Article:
The agency has also recently deployed an unmanned surveillance aircraft, complete with thermal cameras and radars, in Greece as part of what critics say is a wider EU spending spree on technologies to track down and keep out refugees.

Those who live in fear of more so-called irregular entries into the bloc are certain to rally around even tougher measures.

The focus may be on numbers but make no mistake: behind the EU's "migration crisis" — with its relentless arguments over "solidarity", relocation, burden-sharing, integration and returns — lies a darker story of pride and prejudice.

EU discussions on migration are entangled in a toxic web of systemic racism and discrimination, rising anti-Muslim sentiments and Eurocentric attitudes nurtured and nourished during the slave trade and centuries of colonialism.

Valiant efforts at migration management reform are doomed to fail unless EU policymakers confront and dismantle divisive "us and them" conversations, instead of amplifying them.

Among other actions that means stronger enforcement of the EU's equality agenda and anti-racism action plan.

It also means getting tougher with Hungary's Viktor Orban whose latest xenophobic outburst against "mixed race" societies has agitated some and thrilled others on both sides of the Atlantic.

Chiding Orban is the easy bit.

Dark autumn ahead

More difficult and yet imperative is the need to counter white supremacist narratives which, whether by stealth or intention, are now part and parcel of EU-speak and national discourses.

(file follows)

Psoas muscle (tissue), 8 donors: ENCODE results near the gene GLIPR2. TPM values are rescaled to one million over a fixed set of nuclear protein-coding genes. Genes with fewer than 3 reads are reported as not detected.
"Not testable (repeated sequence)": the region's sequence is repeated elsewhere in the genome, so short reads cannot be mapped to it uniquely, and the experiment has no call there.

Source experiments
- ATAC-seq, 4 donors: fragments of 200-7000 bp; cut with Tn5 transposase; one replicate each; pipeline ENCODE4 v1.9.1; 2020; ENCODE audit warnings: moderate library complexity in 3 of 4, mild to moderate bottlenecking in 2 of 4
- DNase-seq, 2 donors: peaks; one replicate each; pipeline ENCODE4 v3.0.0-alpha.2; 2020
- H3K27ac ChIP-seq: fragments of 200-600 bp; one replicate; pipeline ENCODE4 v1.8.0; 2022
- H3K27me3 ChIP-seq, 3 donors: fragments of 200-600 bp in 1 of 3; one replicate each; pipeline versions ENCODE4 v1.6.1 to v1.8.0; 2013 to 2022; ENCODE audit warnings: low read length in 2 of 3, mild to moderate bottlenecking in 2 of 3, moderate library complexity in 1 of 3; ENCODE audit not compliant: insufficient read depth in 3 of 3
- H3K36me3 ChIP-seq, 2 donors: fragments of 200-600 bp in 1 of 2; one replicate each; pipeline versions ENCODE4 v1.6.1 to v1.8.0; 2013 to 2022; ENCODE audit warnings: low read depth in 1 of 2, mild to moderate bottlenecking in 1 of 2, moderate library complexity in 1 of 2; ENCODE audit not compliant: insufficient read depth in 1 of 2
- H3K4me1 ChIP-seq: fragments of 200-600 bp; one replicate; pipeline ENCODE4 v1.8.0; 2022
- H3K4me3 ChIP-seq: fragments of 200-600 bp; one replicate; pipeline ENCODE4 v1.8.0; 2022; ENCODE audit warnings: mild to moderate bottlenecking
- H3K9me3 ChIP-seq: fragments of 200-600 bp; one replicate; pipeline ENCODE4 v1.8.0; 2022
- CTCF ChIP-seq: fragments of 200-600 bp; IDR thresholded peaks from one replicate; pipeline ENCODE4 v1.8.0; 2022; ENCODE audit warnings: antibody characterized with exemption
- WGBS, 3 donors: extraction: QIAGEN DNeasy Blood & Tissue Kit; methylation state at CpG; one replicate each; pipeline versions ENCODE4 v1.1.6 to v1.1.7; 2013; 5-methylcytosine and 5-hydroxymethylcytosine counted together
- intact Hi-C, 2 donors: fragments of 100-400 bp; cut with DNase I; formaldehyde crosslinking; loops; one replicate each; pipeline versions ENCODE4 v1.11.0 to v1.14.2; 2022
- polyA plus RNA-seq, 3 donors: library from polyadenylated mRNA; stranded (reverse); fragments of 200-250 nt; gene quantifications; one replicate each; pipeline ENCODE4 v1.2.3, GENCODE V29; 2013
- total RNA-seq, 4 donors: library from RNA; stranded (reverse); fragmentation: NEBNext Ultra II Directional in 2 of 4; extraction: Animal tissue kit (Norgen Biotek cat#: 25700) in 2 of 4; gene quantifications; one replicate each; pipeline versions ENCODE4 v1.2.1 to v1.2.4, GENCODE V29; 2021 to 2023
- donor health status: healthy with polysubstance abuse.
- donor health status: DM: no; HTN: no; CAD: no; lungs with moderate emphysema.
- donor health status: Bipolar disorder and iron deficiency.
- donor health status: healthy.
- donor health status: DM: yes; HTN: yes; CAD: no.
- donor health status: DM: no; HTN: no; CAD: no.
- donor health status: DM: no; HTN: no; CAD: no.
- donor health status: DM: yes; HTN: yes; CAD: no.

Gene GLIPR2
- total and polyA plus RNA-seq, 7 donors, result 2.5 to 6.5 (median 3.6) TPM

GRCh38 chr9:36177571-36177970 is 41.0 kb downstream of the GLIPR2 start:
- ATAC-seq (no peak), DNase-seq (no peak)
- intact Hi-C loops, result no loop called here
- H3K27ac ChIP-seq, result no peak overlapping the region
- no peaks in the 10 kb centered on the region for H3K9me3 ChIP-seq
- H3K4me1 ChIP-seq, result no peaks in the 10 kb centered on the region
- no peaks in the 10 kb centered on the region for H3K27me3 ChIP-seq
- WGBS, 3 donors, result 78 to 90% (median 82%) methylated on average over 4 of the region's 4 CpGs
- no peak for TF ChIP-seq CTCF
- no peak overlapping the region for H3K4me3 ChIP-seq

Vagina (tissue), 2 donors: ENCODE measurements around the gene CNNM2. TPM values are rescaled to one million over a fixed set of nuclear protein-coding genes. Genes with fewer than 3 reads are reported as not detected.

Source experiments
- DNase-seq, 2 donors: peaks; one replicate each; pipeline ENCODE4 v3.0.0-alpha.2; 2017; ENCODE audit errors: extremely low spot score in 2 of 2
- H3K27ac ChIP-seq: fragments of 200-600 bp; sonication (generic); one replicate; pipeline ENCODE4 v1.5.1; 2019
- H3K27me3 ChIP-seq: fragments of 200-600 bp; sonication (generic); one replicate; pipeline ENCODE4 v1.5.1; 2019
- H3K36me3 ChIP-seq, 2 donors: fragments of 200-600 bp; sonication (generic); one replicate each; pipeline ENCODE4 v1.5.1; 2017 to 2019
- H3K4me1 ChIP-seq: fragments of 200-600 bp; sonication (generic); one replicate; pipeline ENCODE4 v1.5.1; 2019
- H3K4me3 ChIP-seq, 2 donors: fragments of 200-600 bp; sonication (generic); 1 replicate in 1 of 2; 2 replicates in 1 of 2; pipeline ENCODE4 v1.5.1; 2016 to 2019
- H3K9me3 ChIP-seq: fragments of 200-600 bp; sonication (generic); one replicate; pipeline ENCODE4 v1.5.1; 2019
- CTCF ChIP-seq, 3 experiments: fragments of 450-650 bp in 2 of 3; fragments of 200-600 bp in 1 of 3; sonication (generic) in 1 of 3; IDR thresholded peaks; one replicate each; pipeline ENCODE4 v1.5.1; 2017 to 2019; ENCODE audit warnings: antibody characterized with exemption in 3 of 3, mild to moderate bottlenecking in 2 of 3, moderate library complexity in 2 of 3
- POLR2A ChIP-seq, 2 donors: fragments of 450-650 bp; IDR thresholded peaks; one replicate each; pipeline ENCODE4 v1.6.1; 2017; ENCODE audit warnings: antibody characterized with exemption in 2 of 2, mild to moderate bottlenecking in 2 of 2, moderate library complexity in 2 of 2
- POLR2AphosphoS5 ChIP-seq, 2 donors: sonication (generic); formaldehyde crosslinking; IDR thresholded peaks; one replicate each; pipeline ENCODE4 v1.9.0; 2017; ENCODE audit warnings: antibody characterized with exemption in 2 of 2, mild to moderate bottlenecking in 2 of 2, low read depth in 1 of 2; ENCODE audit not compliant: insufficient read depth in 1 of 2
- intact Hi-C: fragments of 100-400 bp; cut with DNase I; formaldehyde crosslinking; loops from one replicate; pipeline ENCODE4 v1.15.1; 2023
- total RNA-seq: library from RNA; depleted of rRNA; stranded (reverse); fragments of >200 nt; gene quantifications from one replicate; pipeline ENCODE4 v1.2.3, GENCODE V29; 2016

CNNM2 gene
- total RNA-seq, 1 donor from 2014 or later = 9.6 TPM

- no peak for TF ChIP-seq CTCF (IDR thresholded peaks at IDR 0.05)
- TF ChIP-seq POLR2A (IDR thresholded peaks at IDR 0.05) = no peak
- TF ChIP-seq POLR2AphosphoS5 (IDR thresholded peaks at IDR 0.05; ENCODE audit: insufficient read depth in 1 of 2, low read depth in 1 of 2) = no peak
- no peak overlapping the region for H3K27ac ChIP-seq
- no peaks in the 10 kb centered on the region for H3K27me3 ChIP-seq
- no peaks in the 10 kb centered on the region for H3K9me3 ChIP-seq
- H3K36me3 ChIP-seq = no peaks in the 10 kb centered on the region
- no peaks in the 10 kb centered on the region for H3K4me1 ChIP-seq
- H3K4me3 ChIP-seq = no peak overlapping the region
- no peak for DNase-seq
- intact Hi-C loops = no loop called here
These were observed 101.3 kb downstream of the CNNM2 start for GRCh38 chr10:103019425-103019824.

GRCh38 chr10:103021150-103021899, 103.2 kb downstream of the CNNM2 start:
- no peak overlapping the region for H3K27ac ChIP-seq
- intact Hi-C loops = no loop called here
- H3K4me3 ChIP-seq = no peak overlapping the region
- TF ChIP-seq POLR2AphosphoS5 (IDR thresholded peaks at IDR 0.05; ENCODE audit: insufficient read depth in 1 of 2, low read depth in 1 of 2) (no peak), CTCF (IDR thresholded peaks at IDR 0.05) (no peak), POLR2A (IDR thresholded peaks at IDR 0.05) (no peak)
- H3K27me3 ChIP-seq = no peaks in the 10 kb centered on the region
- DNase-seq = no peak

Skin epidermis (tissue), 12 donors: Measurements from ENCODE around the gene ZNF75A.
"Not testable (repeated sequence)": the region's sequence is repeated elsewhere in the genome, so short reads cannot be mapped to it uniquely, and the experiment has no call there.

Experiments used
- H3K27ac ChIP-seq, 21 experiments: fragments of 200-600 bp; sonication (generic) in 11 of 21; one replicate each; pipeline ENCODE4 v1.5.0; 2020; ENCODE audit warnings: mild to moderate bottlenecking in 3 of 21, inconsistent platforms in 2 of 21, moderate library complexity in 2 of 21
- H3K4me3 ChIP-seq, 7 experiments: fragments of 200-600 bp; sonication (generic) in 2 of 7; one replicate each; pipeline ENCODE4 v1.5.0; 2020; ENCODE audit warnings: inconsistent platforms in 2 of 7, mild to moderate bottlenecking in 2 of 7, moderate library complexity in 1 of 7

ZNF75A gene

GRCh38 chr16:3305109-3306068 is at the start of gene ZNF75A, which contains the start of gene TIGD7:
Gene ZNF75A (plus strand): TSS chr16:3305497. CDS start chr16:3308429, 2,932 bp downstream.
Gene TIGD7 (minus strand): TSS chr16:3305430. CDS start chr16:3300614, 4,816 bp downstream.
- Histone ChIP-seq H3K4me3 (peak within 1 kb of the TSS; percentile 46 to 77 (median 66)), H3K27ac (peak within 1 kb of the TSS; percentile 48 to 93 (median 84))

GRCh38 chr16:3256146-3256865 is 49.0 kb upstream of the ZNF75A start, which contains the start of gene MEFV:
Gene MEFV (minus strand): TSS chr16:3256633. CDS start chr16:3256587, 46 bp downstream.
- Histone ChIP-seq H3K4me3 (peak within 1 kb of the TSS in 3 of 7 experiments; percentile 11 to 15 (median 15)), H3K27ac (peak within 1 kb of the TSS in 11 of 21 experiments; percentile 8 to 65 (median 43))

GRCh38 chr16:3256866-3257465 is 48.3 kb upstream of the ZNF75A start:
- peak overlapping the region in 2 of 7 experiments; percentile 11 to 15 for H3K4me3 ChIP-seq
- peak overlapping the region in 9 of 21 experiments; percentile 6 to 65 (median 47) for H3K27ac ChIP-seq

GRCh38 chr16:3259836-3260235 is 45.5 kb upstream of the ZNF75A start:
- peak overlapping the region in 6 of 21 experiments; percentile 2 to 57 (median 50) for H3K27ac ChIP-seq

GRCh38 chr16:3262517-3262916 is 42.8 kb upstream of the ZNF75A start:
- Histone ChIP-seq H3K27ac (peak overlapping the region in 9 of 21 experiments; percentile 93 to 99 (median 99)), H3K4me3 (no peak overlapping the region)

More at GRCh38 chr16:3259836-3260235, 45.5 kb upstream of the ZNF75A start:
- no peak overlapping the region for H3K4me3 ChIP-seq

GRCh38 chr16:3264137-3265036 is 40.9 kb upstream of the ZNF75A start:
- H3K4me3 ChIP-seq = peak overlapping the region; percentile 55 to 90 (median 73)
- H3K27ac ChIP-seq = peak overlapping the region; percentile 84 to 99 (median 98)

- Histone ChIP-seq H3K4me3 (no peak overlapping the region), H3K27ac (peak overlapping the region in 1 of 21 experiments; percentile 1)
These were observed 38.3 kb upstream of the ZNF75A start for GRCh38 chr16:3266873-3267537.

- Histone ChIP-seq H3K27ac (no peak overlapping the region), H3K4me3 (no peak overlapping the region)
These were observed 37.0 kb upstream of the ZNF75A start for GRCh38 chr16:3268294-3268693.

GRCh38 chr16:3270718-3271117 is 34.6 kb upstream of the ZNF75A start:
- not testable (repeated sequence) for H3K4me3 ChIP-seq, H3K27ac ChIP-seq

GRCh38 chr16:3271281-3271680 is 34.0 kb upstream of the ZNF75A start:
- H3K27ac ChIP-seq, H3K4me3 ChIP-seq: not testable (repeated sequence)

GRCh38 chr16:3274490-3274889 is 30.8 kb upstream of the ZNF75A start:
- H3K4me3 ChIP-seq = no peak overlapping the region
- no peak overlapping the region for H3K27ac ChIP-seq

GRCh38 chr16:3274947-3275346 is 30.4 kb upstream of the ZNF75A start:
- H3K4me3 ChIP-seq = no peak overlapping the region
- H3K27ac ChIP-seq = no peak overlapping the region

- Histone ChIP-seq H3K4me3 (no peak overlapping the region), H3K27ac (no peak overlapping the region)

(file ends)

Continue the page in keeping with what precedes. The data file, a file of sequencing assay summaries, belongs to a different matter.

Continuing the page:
Prepare for tougher days ahead. With European economies set to take a beating this autumn, the scapegoating of migrants, refugees and other "others" could get worse.

In France, the heavily-racist rhetoric that characterised several political campaigns during elections risks becoming a new normal.

Opinion polls in Sweden ahead of elections on 11 September show an increase in popularity of the hard-right Sweden Democrats party which admits to having a neo-Nazi past.

With her far-right Brothers of Italy party riding high in polls, Georgia Meloni could become Italy's next prime minister in elections on 25 September.

The EU is rightly proud of its warm reception of Ukrainian refugees. Yet death of an unnamed baby in an over-crowded Dutch refugee centre — like the heartbreaking image in 2015 of two-year old Alan Kurdi, lying lifeless on a beach in Turkey — brings shame to all of Europe.

Crafting a sane EU migration management policy requires that the EU corrects its dismal record on race and discrimination and starts living up to its own values.

It must not — it cannot — continue to be déjà vu over and over again.

Author bio

Shada Islam is an independent EU analyst and commentator who runs her own strategy and advisory company New Horizons Project. She is also the editor of the EUobserver magazine.


The views expressed in this opinion piece are the author's, not those of EUobserver.